Arne Jacobsen

Danish, 1902 - 1971
Danish architect and designer Arne Jacobsen was one of the foremost leaders in architectural functionalism. Characterized by simple yet stylish chair designs, especially Arne Jacobsen Egg Swan Chairs, helped establish and popularize the "Danish Modern" style of design along with the works of Borge Mogensen and Hans Wegner.
 
Prior to World War II, Jacobsen was the subject of much controversey after winning the "House of the Future" award and being commissioned to design the Stelling House on Gammeltorv (one of Copenhagen's most historic squares). He was publicly chastised for his modernist leanings on many occassion, with one newspaper ever writing that "[he] ought to be banned from architecture for life." After being forced to flee his country due to Nazi occupation during the war, Jacobsen would later return and begin to shift his eye to furniture design.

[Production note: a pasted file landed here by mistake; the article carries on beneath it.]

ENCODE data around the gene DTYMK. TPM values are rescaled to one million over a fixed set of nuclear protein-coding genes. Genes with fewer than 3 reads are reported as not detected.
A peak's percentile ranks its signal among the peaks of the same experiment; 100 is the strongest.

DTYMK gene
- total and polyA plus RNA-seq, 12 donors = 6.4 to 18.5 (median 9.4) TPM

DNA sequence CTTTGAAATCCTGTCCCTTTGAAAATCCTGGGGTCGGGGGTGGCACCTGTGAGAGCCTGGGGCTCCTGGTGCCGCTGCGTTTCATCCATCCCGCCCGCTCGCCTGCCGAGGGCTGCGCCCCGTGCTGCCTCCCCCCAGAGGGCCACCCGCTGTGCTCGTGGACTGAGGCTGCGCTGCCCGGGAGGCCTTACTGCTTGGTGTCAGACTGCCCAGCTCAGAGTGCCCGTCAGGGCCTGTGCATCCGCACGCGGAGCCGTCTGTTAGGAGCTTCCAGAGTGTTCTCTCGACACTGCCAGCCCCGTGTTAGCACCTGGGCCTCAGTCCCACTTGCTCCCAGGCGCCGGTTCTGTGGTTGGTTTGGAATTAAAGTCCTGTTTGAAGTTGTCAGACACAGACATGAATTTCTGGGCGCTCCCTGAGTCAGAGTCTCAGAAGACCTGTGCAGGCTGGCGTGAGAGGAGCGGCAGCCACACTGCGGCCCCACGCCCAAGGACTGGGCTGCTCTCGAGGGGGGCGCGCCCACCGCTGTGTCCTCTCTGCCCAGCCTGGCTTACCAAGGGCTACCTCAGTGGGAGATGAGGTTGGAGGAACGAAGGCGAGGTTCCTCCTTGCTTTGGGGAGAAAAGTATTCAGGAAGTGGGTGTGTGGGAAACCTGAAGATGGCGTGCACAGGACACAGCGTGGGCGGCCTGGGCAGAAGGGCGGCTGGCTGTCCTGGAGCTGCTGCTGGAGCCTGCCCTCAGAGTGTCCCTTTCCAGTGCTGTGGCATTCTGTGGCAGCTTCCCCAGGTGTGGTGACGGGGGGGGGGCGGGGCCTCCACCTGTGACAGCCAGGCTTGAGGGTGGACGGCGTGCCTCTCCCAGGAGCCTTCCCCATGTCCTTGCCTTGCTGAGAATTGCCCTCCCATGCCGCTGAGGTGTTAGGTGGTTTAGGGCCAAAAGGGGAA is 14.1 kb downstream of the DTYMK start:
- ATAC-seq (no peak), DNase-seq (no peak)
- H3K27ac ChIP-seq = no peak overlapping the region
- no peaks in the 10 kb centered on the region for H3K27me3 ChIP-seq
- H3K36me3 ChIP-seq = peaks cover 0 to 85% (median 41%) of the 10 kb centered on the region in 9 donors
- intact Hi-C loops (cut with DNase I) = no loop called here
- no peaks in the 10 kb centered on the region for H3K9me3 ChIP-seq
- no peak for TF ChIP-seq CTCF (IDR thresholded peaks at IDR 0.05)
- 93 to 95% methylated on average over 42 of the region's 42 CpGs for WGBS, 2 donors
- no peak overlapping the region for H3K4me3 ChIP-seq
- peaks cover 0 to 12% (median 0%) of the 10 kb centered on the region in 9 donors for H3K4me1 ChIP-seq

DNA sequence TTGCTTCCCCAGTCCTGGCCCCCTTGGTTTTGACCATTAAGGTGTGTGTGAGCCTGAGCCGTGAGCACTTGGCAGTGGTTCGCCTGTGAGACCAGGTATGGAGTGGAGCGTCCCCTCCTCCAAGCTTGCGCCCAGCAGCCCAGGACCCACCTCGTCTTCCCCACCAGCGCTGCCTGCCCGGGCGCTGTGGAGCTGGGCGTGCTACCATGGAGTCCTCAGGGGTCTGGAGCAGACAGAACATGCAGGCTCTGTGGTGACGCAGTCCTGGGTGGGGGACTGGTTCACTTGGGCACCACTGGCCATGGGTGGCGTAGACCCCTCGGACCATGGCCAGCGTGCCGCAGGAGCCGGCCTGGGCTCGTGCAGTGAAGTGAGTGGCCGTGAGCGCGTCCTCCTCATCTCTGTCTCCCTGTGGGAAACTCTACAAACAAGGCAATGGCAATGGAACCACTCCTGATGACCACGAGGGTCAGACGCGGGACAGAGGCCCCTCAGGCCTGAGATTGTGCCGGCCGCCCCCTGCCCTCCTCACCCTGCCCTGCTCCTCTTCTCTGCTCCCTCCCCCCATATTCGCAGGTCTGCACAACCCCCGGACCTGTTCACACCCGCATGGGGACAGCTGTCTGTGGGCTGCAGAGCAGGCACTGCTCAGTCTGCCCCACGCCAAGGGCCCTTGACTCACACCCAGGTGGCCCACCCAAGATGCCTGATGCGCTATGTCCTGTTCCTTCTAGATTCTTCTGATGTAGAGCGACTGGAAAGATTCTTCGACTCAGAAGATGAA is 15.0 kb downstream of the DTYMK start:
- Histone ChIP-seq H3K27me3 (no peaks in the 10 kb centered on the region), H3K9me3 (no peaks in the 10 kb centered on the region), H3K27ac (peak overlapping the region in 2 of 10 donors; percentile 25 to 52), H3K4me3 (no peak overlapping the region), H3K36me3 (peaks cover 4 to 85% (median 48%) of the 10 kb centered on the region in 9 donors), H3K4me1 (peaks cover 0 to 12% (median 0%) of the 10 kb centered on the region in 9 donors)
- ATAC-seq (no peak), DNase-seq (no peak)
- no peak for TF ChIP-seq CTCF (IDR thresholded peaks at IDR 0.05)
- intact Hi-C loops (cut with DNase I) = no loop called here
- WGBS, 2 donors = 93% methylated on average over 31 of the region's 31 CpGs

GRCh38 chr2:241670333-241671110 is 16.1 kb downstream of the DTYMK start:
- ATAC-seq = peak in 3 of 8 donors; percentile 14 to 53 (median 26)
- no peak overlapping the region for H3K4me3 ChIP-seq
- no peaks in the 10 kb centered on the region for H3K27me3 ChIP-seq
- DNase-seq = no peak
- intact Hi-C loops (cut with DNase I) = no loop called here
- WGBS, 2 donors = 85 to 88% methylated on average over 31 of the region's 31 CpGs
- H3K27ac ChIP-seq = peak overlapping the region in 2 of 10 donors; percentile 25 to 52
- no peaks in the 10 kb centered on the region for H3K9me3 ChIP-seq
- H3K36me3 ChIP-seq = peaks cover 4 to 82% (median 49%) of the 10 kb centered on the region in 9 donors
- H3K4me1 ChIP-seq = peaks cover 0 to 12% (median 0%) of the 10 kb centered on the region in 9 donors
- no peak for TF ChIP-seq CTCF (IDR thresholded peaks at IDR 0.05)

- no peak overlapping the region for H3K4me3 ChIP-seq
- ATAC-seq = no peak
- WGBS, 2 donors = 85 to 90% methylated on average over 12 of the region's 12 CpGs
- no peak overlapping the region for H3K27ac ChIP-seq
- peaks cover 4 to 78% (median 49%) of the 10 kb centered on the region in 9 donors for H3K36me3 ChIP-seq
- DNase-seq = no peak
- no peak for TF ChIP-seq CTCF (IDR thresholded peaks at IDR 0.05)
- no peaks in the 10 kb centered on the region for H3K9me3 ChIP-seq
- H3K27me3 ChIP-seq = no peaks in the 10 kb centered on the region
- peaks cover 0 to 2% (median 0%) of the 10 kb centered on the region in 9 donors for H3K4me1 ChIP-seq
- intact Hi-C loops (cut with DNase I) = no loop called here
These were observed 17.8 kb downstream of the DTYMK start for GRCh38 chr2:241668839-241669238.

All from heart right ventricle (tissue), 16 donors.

Drawing inspiration from the styles of designs of Le Corbusier and Ludwig Mies van der Rohe and the material usage of Charles and Ray Eames, Jacobsen teamed with the furniture manufacturer Fritz Hansen to start crafting lamps and light fixtures before moving on to larger scale furniture. Interest in his sleekly designsbegan to grow in the 1950s, and his Egg, Swan, and Ant chairs continue to sell in the millions today.
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